Gress’ fellow Republican colleague in the chamber, Representative Jacqueline Parker, opined, “Literally the ONLY ones saying good things about this budget are Democrats…”

Senator Wendy Rogers weighed in after the vote in her chamber, posting, “This was a solid Republican budget and I voted for it.”

State Representative John Gillette agreed with Rogers’ sentiments, saying, “After a hard fight and two days of voting, we finally passed the 2024-2025 budget with tax cuts and NO new debt. Fiscal responsibility and conservative values prevailed.”

Regardless of their stance on the budget agreement, many Republicans seemed to be excited about the end of another legislative session.

Republicans will now have to make the case to Arizona voters in the all-important November General Election about why they should return to power in the state legislature for another two years in a divided government with Governor Hobbs. Throughout the past two years, Republicans have been mostly united and focused on protecting several of their priorities from the clutches of Democrats eager to dismantle values and principles. That balance of power, though, hangs on a knife’s edge as fall awaits.

Daniel Stefanski is a reporter for AZ Free News. You can send him news tips using this link.

As Number Of ‘Gotaways’ Increases, Arizona House Expected To Pass Border Security Act

As Number Of ‘Gotaways’ Increases, Arizona House Expected To Pass Border Security Act

By Daniel Stefanski |

Fears of terrorists and other dangerous individuals crossing the border are driving Arizona legislative Republicans to take action on the southern border crisis.

Over the weekend, Senator David Gowan issued a statement over the border crisis and his Caucus’ efforts to send a border-related measure to Arizona voters for the November General Election. He specifically focused on the ongoing apprehensions of suspected terrorists at the border, writing, “Democrats touting dangerous and misleading rhetoric about the Secure the Border Act, as well as the border crisis as a whole, is reckless for many reasons. They would like citizens to believe the only people entering our country are innocent asylum seekers. However, the data coming from federal agencies, such as the FBI and Customs and Border Protection (CBP), as well as our state law enforcement, consistently tells us otherwise. These agencies have been warning us of the increase in terrorists entering our country illegally and the threat they pose to the safety of America.”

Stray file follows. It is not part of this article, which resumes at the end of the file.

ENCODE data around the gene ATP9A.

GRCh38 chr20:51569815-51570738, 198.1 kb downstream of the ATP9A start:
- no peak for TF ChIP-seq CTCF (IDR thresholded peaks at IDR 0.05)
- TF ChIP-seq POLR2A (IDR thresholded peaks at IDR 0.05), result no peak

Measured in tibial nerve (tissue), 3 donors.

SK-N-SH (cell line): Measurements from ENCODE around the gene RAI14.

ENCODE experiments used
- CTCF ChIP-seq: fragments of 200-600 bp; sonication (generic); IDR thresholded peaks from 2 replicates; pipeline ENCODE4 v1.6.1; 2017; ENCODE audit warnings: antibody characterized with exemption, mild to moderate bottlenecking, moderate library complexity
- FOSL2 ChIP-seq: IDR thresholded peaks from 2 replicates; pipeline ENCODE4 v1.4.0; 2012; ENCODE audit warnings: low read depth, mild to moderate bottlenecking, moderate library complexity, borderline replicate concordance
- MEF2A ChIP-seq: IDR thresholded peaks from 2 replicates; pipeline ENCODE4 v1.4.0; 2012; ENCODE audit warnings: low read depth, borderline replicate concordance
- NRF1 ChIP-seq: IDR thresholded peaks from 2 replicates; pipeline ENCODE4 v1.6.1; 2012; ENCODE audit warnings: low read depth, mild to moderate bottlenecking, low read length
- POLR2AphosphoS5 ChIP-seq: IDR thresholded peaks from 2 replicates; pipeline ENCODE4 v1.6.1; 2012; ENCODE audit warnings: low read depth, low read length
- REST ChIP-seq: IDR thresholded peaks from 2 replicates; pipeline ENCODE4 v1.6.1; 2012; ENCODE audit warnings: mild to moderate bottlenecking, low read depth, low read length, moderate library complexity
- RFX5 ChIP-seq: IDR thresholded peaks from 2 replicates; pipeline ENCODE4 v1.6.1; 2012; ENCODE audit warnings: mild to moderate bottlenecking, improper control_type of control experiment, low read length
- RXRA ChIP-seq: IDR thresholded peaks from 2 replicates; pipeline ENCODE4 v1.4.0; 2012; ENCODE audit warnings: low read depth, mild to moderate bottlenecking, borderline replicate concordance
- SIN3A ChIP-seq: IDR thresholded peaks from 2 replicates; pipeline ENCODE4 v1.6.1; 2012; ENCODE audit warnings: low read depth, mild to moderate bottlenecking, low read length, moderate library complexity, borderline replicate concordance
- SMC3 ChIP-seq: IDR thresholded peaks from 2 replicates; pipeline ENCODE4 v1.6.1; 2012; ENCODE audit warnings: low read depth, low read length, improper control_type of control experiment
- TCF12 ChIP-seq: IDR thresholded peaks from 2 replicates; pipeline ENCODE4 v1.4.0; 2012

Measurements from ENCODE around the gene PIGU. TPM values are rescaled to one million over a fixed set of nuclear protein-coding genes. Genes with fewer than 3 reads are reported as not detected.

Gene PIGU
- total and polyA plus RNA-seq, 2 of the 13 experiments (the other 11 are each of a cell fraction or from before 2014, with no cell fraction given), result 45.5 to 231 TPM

The southern Arizona Republican senator added, “According to the most recent federal data, the number of suspected terrorists who’ve entered our country illegally has spiked over 2,500% during the Biden Administration. Border Patrol agents have apprehended nearly 400 illegal aliens between fiscal years 2021 and 2024 whose names appeared on the terror watch list. This includes Afghan, Pakistani, and Chinese nationals, among many others. Our country is in danger, and we are in dire need of securing our border!”

Earlier this month, the Arizona Senate Republicans Caucus’ “X” account shared a video with statements from Pinal County Sheriff Mark Lamb and National Border Patrol Council Vice President Art Del Cueto, highlighting the dangers of the increasing number of ‘gotaways’ who have eluded law enforcement at the border. Many of these individuals are entering the United States through the Tucson Sector of the border, which covers a vast stretch of southern Arizona.

A recent Freedom of Information Act request from Fox News revealed that “between FY 2010 and FY 2020 inclusive, there were over 1.4 million gotaways, ranging from a low of 86,226 in FY 2011 to a high of 171,663 in FY 2013.”

There have been at least 1.8 million ‘gotaways’ at the border in almost four years of the Biden administration (FY 21-24).

Arizona Senate President Warren Petersen, who successfully ushered the Secure the Border Act through his chamber this past week, released a statement on the urgent need for voters to be able to consider this measure and state Democrats’ opposition to commonsense border solutions to protect communities. Petersen said, “The Governor’s reckless disregard for the safety and well-being of our citizens during this open border crisis our state is currently enduring at the hands of Joe Biden has left us no other option than to send the Secure the Border Act to the ballot. She’s blocked numerous attempts by Republican lawmakers to pass legislation addressing this issue, so we want to empower Arizonans to take matters into their own hands to protect their communities and support our law enforcement.”